Oliver Smith, The Daily Telegraph, July 25, 2013
TripAdvisor has come under fire after its fraud detection systems failed to prevent a non-existent business becoming one of the most highly-rated restaurants in a popular seaside town.
Oscar’s in Brixham, Devon, first appeared on the website in May, and after receiving a string of glowing reviews climbed above 37 other establishments in the rankings.
It was praised for its “mind-blowing”, “simply divine” “perfect” and “amazing” culinary creations that “bordered on sorcery”, with some even suggesting it ought to be awarded a Michelin star.
The listing for Oscar’s remained in place until yesterday, despite the appearance of two reviews posted on July 20 and 23 confirming that it does not actually exist. Only after Telegraph Travel contacted TripAdvisor for a comment was it removed.
Chris Emmins, co-founder of the online reputation management firm KwikChex, said the listing cast doubt on TripAdvisor’s ability to spot fraudulent reviews.
“The listing featured over-the-top reviews for a fake business, but it went undetected for more than two months” he said. “It’s difficult to see how TripAdvisor’s system can detect elaborate fraud, if they can’t detect one like this.”
In response to criticism from hoteliers and restaurateurs, who claim that many of its anonymous reviews are either fake or defamatory, TripAdvisor recently launched a new crackdown on questionable postings. The Telegraph reported that it had developed a new algorithm based on techniques pioneered to combat credit card and insurance fraud. This would check every one of the 60 reviews posted every minute by visitors.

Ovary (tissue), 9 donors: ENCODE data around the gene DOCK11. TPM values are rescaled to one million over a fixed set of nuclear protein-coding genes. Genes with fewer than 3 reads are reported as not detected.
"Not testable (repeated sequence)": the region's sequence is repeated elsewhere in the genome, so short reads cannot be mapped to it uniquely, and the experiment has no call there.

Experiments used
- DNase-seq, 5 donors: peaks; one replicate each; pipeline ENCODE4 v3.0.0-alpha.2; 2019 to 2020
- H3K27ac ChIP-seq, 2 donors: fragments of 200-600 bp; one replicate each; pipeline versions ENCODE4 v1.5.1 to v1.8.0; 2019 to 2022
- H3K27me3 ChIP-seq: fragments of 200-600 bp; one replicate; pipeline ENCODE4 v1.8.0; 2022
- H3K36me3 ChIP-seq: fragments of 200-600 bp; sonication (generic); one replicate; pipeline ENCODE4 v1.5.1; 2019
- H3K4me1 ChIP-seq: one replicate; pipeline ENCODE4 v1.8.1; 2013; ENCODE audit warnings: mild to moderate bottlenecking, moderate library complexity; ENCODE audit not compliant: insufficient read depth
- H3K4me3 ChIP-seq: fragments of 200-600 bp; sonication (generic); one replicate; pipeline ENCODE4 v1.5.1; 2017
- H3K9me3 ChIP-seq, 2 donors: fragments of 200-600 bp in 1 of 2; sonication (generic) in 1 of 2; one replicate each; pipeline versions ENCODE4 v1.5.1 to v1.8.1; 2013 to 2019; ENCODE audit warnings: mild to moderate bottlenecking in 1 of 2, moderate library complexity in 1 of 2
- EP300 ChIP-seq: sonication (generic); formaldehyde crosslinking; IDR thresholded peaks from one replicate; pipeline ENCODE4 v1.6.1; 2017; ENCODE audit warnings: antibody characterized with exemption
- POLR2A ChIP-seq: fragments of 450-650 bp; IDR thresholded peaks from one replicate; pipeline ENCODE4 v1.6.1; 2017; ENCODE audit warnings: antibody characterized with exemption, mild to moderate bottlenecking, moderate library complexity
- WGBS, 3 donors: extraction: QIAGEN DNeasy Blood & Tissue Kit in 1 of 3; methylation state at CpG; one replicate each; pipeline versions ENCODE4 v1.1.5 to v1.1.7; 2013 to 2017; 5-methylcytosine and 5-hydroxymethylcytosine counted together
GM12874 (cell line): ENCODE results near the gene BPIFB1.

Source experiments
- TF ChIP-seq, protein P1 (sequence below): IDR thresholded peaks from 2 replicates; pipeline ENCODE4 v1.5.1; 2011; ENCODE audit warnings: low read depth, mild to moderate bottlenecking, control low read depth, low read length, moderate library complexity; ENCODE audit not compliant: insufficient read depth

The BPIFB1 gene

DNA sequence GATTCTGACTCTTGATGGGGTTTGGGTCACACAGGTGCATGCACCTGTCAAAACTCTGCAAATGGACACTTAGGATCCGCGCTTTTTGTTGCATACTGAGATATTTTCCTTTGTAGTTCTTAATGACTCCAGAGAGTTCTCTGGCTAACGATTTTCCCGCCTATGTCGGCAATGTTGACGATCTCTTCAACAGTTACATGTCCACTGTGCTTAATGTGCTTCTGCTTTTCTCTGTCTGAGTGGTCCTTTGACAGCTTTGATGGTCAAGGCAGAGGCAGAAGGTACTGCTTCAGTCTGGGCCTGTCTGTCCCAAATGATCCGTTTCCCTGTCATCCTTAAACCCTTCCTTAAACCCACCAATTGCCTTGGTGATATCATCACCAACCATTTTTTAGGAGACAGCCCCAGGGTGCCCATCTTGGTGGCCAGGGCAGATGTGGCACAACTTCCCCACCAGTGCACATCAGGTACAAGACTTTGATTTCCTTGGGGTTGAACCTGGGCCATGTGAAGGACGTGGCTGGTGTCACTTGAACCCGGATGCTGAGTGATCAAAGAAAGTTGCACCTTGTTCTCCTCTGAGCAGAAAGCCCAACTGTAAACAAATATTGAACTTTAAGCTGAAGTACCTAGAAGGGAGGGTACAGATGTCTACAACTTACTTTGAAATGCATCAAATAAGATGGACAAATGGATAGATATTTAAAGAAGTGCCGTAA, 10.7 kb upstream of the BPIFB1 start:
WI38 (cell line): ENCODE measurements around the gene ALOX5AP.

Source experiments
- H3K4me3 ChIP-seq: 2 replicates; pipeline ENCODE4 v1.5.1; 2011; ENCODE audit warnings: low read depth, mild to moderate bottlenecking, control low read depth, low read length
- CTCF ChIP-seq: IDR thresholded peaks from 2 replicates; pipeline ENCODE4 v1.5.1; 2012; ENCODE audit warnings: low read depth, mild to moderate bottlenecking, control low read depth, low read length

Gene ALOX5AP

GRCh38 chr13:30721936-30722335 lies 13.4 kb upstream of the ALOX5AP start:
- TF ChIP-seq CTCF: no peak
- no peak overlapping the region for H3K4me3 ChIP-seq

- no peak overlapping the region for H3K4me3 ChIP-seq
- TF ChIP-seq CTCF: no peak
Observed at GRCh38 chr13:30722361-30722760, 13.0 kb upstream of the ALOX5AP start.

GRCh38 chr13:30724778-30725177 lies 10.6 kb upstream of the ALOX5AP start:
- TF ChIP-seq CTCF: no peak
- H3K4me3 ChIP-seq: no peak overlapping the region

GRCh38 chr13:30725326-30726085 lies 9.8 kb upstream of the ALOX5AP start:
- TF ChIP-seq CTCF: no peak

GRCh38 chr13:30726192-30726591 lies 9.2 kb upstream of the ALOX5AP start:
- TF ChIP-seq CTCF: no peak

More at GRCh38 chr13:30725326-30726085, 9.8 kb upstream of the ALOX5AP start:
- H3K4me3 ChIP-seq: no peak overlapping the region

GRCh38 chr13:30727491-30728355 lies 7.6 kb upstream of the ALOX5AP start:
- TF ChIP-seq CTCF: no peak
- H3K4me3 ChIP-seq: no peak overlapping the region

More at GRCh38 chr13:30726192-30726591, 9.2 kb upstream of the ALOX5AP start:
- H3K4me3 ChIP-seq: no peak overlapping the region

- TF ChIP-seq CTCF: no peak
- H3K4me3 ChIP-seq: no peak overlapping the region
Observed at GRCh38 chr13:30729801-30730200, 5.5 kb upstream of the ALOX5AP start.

While its crackdown failed to spot the fake reviews of Oscar’s, Ziggy Hussain, the owner of a genuine restaurant in Halifax, claims his business has suffered after nearly 300 reviews – which he insists were legitimate – were deleted. Once ranked among the best restaurants in the northern town, Ziggy’s Spice House is now rated 122nd out of 135.
TripAdvisor maintained that the removal of the reviews was “justified… based upon patterns of suspicious activity unearthed by a number of different filters on our systems that were then verified through further investigation by the team.”
“In line with our standard protocol, and following continued dialogue with the owner about compliance with our guidelines and policies, as well as removing the reviews in question from the site, we also reduced the restaurant’s ranking in the Popularity Index for a period of time. We continue to welcome the opportunity to assist the business with the issue to avoid being penalized in the future, where appropriate.”
Of the listing for Oscar’s, a spokesman said: “Upon investigation, as this property doesn't meet our listing guidelines, the listing has been removed. With over 60 pieces of content coming in every minute, occasionally a review or business that does not meet TripAdvisor’s guidelines may slip through the cracks, and in these rare cases, our members can report the material to us, helping maintain the high quality content of our site.”
Earlier this year a senior executive at one of the world’s largest hotel groups admitted breaching TripAdvisor’s rules by posting dozens of glowing reviews about the firm’s properties. Peter Hook, who described himself on Twitter as “director of propaganda” for Accor hotels in Asia and the Pacific, also published a number of critical reviews about the company’s rivals.